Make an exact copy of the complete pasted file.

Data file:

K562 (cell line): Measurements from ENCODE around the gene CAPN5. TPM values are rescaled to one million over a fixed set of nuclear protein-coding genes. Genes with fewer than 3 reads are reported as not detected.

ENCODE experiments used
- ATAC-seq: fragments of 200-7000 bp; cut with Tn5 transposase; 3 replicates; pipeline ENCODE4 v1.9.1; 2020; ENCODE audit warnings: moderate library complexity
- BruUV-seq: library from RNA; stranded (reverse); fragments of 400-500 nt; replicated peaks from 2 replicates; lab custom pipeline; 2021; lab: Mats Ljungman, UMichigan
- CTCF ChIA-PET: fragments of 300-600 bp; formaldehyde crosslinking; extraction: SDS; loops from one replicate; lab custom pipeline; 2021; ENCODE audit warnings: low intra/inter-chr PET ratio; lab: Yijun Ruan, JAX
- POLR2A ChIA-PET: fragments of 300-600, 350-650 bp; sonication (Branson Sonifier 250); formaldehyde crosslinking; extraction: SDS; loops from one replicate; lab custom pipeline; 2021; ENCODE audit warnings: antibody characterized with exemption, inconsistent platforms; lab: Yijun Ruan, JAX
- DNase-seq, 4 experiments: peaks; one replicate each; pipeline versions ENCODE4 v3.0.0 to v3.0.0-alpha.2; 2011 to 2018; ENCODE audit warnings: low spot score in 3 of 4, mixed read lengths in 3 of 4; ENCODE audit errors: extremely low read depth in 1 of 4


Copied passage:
K562 (cell line): Measurements from ENCODE around the gene CAPN5. TPM values are rescaled to one million over a fixed set of nuclear protein-coding genes. Genes with fewer than 3 reads are reported as not detected.

ENCODE experiments used
- ATAC-seq: fragments of 200-7000 bp; cut with Tn5 transposase; 3 replicates; pipeline ENCODE4 v1.9.1; 2020; ENCODE audit warnings: moderate library complexity
- BruUV-seq: library from RNA; stranded (reverse); fragments of 400-500 nt; replicated peaks from 2 replicates; lab custom pipeline; 2021; lab: Mats Ljungman, UMichigan
- CTCF ChIA-PET: fragments of 300-600 bp; formaldehyde crosslinking; extraction: SDS; loops from one replicate; lab custom pipeline; 2021; ENCODE audit warnings: low intra/inter-chr PET ratio; lab: Yijun Ruan, JAX
- POLR2A ChIA-PET: fragments of 300-600, 350-650 bp; sonication (Branson Sonifier 250); formaldehyde crosslinking; extraction: SDS; loops from one replicate; lab custom pipeline; 2021; ENCODE audit warnings: antibody characterized with exemption, inconsistent platforms; lab: Yijun Ruan, JAX
- DNase-seq, 4 experiments: peaks; one replicate each; pipeline versions ENCODE4 v3.0.0 to v3.0.0-alpha.2; 2011 to 2018; ENCODE audit warnings: low spot score in 3 of 4, mixed read lengths in 3 of 4; ENCODE audit errors: extremely low read depth in 1 of 4